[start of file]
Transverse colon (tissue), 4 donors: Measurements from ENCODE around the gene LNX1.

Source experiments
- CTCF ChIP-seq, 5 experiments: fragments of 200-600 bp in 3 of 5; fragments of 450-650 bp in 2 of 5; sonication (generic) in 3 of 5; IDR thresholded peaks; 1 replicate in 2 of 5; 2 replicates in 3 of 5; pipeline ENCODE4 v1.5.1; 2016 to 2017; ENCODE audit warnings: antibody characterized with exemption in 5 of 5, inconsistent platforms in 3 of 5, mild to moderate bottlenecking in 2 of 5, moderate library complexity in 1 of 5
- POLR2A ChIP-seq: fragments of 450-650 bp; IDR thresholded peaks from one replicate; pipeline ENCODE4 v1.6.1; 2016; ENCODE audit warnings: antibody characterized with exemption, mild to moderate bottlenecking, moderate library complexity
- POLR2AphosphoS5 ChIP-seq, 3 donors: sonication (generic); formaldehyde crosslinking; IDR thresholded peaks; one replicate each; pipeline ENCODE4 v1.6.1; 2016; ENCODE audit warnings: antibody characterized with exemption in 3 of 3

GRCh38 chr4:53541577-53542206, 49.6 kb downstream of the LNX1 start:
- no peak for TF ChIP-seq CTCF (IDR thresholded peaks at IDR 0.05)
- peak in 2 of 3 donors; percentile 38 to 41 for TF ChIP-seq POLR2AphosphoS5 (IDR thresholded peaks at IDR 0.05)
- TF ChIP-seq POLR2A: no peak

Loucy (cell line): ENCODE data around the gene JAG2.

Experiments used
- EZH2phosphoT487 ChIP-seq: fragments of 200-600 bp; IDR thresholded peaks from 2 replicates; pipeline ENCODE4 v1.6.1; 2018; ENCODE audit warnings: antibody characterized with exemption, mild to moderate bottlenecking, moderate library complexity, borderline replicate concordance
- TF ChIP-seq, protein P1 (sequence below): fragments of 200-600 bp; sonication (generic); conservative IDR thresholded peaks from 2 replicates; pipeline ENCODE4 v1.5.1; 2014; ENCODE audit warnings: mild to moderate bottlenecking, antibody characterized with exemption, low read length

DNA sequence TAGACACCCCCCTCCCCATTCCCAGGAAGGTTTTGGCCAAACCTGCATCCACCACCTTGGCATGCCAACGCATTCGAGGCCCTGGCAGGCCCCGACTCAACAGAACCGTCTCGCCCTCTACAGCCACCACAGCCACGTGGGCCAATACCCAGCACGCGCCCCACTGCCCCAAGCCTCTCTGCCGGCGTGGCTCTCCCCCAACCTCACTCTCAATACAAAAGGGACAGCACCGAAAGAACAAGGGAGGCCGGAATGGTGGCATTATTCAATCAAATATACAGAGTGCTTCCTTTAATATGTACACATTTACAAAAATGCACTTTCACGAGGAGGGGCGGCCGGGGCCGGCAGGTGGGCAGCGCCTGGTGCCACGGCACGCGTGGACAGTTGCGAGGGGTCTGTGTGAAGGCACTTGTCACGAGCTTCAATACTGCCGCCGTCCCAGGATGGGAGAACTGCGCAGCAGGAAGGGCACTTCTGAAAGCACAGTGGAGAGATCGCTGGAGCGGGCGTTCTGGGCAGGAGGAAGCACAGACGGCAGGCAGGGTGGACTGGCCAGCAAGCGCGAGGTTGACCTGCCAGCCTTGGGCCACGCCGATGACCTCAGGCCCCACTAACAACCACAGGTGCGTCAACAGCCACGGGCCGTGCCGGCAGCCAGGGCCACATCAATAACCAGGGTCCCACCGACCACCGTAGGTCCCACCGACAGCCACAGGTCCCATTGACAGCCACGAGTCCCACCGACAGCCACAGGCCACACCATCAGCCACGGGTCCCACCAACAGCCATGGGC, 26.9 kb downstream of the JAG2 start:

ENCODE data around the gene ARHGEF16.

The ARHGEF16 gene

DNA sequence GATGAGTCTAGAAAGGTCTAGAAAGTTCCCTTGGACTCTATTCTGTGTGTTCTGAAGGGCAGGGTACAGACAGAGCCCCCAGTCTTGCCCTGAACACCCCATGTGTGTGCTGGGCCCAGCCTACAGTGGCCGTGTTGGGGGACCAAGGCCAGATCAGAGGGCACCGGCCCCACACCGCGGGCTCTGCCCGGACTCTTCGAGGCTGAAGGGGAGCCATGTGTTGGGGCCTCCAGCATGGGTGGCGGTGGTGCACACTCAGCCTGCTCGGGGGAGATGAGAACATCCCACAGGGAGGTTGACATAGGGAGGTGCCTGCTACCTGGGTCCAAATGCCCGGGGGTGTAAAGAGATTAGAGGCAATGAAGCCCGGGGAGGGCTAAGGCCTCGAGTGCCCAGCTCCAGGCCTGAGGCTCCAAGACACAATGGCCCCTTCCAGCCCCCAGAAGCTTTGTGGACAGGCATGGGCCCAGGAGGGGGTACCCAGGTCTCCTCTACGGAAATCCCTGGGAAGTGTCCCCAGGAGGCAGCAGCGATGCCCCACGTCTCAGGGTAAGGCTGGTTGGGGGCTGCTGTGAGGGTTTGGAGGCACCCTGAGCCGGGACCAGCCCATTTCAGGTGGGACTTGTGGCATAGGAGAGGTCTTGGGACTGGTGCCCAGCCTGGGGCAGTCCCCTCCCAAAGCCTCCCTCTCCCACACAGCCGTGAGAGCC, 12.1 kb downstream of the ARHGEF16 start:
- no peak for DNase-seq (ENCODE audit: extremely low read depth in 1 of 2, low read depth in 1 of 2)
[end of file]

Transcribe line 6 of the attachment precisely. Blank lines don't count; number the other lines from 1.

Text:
GRCh38 chr4:53541577-53542206, 49.6 kb downstream of the LNX1 start: